Saturday, February 5, 2011

Saturday Strategy Session, Week 5 - meeting long-term goals


Last week, we looked at monthly and yearly goals.  Before we start thinking about meeting those goals, remember (if you claim your business on your income taxes) that you ARE running a business.  The simple, general rule of small business ownership (in the United States) is: you have to make a profit in 3 out of 5 years, to show "the presumption of profit motive."  Here's a short informative article entitled  "Business or Hobby" put out by the IRS.

Ok, now let's go ahead and complete Worksheet #2 with three final questions:
5. Where would you love to see your business in three years?
I would love to see Storybeader making a profit in the next three years {:-D.  And start traveling to reputable shows outside of Oklahoma.  My hometown just doesn’t have the clientele I need to grow as a business.  So many people say they want their business to become their full-time job.  Not me - I don't want that worry right now.  I would like my business to have it's own studio and office in our house, though.

 
I’m not sure how long DH and I will continue living in Lawton, but for now I'm happy working at my museum.  Maybe in ten years, I'll retired and we'll move to Norman (go Sooners!) to be closer to my family and to be in a college community.  


6.  What would you have to do to get your business to where you want it to be in three years?
I have to be more careful and think of Storybeader as a business and not a hobby!  Sell some supplies that I’m not using, and use up the things that I have.  Be careful about the art shows I get myself into and sell more artwork on consignment.  April (from Blackburg Belle) says “It’s okay if you don’t have all the answers.”  She suggests that you ask others for help.  Don’t forget about family members and good friends, who might be of assistance.  Is there a business consultant in your family, or a good friend who’s successful in your niche?  I don’t know if we could actually add onto our house, but my big brother is an architect and he could give us some advice. 

7.  What would you sacrifice to reach the goals above?
April had some good suggestions: “You may need to spend more time working on your business, save money to have a safety net to make your business full-time, or break out of your comfort zone to reach your goals.”   Saving money would be a sacrifice but not too difficult.  And it would help me show a profit at the end of the year (as you can see, I've been thinking about taxes this week - I brought mine to our CPA.)  Approaching stores with my artwork would definitely be stepping outside my comfort zone.  And I was just thinking of starting a new series of Facebook tips for small businesses, but I need to do some research before I start counseling others.  I did add a new welcome tab to storybeader's facebook page, and I need to blog about it! 


That's the end of Worksheet 2!  Some things to remember: continue to look and find more goals for the future.  One thing that works for me, at the museum and with Storybeader, is breaking down large goals into smaller components.  Don't forget to put in writing three more short-term goals at the end of this month.  Next week, we'll begin Worksheet 3, "Reviewing your current marketing plan."   It looks fun!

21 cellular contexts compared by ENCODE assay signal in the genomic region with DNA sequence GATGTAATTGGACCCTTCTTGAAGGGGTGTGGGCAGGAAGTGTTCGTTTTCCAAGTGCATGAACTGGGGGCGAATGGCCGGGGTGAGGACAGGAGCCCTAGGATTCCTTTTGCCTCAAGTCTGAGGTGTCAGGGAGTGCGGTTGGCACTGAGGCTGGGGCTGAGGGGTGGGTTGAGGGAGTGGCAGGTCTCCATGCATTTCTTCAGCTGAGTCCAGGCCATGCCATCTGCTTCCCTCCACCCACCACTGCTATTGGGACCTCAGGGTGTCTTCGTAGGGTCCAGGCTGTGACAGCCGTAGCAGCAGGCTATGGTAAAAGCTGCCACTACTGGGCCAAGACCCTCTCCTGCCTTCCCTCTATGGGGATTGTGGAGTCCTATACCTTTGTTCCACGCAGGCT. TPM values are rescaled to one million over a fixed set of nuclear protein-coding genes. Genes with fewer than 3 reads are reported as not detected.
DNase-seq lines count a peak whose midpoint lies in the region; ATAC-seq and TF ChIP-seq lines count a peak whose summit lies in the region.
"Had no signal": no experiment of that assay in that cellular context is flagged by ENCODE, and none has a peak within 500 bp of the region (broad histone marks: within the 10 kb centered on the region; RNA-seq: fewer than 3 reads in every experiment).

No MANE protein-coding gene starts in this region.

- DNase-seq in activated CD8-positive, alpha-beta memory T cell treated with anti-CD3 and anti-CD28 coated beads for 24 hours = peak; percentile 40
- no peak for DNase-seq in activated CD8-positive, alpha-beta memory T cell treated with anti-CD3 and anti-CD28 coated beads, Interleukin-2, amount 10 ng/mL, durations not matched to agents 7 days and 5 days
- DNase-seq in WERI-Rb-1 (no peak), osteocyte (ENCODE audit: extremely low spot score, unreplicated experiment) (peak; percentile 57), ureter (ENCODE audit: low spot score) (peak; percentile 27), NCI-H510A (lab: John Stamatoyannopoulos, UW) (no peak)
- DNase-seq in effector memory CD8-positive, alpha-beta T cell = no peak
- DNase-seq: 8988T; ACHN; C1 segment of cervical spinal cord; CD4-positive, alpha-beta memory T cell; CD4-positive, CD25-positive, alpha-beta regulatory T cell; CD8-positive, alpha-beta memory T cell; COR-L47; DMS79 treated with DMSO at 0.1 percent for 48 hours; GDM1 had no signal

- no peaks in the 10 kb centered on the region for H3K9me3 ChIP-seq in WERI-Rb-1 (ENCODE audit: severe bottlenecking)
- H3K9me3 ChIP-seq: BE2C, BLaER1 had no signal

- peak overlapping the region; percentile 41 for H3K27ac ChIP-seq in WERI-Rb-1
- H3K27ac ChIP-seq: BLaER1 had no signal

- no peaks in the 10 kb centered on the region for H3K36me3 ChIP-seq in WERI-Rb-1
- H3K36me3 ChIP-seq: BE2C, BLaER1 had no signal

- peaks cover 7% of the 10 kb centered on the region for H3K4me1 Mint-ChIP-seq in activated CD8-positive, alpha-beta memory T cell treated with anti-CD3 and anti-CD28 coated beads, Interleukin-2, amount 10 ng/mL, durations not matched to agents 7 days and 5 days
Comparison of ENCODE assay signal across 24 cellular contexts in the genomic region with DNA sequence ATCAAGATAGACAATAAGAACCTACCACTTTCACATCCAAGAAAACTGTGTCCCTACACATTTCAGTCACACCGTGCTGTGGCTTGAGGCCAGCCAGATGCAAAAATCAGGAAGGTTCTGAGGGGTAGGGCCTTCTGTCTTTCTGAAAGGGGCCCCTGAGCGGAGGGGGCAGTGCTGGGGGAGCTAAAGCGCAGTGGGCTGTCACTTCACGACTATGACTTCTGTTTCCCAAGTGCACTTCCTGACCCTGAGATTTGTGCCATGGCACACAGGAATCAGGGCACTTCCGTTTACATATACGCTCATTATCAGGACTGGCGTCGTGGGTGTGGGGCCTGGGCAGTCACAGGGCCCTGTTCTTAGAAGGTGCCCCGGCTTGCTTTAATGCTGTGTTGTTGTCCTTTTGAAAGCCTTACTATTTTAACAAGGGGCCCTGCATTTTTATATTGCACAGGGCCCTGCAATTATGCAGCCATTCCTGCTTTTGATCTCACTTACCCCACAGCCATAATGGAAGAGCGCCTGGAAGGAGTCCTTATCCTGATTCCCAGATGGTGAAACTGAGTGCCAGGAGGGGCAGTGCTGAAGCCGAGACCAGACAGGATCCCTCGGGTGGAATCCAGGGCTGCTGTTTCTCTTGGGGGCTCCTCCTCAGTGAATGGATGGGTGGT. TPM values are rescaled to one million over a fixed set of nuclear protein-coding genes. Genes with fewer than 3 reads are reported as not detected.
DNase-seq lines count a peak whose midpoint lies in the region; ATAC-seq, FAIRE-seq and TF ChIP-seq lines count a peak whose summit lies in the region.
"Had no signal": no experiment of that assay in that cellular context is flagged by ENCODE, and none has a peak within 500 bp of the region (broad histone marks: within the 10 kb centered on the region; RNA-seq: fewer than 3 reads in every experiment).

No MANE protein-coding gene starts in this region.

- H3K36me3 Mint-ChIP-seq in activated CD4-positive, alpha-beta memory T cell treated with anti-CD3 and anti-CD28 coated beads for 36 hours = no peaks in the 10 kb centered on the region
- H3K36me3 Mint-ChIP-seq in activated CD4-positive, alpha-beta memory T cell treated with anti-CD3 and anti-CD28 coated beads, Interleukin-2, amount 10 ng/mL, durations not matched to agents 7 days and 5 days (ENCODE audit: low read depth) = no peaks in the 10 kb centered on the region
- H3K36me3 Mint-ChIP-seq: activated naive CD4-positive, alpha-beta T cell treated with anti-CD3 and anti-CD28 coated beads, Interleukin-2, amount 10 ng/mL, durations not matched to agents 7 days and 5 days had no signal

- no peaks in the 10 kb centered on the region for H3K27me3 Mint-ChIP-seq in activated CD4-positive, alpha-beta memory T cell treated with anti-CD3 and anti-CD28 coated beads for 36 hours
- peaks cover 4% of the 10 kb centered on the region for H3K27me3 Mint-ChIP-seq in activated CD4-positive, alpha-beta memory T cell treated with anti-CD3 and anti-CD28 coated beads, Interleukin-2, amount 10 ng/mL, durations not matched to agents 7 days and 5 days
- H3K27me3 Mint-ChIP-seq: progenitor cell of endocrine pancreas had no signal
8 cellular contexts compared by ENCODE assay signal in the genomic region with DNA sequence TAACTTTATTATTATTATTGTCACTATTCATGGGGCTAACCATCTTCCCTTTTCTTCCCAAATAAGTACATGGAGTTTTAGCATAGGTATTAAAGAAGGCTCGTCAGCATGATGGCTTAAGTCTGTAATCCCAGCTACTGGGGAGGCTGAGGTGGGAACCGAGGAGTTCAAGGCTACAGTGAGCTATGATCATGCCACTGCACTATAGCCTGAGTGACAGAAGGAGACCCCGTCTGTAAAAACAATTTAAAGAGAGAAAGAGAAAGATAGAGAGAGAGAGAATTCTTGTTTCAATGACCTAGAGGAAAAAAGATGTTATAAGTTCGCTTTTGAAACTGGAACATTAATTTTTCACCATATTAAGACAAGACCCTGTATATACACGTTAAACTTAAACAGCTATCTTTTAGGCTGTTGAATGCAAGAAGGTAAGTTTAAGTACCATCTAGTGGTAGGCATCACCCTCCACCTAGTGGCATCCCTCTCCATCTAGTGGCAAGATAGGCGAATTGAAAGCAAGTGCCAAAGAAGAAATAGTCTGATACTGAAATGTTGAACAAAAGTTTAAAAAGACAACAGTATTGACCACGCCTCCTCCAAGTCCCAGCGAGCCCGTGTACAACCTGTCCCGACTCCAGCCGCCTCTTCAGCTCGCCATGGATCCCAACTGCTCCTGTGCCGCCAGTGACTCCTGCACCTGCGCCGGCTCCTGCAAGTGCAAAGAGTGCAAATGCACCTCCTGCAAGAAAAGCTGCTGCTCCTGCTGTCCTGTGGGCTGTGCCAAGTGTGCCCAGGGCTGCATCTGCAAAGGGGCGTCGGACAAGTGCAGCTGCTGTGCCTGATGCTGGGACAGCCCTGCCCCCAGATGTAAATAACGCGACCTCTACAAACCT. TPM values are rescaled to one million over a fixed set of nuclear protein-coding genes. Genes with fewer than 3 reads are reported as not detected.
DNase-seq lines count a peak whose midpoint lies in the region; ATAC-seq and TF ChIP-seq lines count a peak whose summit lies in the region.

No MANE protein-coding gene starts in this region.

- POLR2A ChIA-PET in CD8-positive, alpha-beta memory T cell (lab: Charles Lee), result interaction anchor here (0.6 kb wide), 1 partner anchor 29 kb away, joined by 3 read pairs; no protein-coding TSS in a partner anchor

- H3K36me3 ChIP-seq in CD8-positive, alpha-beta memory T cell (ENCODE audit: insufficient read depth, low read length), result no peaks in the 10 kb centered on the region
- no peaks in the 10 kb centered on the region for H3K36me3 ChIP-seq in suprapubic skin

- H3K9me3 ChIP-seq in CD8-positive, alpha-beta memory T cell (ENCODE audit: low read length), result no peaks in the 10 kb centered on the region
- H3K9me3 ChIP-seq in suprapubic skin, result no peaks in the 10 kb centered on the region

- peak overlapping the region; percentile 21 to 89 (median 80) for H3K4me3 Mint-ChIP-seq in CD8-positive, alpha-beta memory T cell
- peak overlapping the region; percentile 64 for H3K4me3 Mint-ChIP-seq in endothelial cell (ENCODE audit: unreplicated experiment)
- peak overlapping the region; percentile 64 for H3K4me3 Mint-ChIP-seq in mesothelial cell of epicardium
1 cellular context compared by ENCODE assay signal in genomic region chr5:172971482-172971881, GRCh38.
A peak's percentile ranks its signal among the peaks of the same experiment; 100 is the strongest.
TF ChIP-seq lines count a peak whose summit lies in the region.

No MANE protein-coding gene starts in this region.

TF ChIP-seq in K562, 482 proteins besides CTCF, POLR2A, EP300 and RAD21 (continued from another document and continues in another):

10 comments:

memoriesforlifescrapbooks said...

Love the FB Welcome Tab! Very professional!
And I agree that it's helpful to break large goals into smaller ones :)

Anitra Cameron said...

I like your goals!

Consignment is something I've been looking at, too. I avoided it for a long time, because of the chunk the stores take, but not having to actually be there is pulling me....

Now that I'm actually retiring (lol!), I'm thinking about other products, too, things that sell better in stores than in shows. Up to now, it's been all about the shows. Is there a difference in what you make for each, too?

storybeader said...

thanks, edi!
ani - I don't know - people at shows seem to be more willing to put down a couple of dollars, just to get something from you. In a store, if they want it, they'll buy it, even if an extra percentage is added on... if it's not too much!

Linda Pruitt said...

I've been thinking, all along, that I am a business, but maybe, by the IRS defination, I am a hobby! My goal is to make a profit, not just returning the capital into more suppplies, but to take a salary!

Erika said...

I like the welcome tab, too!

I am with you in wanting to show a profit and have cash flow at the end of the year. I hope things get worked out and you can do what you want.

TiLT said...

I noticed your welcome tab the other day - it looks great!

BeadedTail said...

The welcome tab looks great! The hobby loss rules are something to be aware of but most people have the intention of making money although it doesn't always happen. We have many corporate or partnership clients who don't make a profit after many years in business so as long as a business is run like a business, the IRS usually agrees it is too.

storybeader said...

I most certainly have the intention of making money, though it doesn't always happen. Nice to know. thanks, {:-D

roseworksjewelry said...

By those standards my bizz is still a hobby :( Good luck with yours!

Judy Nolan said...

There is a lot to think about in this post. Looking forward to the next one in your series!

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